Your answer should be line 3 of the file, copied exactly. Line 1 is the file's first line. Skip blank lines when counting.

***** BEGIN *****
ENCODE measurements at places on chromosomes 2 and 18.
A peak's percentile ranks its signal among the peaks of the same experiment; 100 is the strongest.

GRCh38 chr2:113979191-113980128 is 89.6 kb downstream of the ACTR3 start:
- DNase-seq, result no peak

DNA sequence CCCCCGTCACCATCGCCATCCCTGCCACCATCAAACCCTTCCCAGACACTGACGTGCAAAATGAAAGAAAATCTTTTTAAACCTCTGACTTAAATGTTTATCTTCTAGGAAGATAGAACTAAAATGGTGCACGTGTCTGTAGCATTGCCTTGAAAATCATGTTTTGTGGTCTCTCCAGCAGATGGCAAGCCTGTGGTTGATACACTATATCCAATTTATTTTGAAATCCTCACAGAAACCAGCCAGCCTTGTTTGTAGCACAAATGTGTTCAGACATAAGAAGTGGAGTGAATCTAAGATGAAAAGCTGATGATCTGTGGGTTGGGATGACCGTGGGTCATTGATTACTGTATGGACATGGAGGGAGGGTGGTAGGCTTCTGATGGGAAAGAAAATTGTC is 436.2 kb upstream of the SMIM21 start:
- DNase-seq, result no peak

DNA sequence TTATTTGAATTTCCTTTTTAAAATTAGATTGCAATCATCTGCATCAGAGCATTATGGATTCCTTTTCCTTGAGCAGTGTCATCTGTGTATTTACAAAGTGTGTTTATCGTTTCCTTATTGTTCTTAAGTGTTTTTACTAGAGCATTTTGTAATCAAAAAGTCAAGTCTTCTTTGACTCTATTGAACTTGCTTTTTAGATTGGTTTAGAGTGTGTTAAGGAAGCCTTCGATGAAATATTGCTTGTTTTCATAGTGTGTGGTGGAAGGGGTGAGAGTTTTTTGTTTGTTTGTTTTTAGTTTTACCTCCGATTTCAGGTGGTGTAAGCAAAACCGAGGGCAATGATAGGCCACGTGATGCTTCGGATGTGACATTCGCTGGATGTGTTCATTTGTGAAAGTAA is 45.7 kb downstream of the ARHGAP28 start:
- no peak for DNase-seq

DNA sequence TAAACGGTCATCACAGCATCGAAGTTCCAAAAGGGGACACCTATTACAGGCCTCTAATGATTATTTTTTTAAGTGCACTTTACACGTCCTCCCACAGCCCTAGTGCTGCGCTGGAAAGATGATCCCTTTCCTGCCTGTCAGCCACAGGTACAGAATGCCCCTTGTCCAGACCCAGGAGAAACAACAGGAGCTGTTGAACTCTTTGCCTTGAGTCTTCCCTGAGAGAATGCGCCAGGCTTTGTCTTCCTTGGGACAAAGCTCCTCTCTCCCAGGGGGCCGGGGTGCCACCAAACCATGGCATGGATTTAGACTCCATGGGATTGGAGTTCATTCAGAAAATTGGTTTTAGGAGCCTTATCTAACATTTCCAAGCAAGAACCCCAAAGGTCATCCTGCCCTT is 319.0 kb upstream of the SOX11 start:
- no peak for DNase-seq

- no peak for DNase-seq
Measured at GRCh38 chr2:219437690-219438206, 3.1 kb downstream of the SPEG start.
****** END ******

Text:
GRCh38 chr2:113979191-113980128 is 89.6 kb downstream of the ACTR3 start: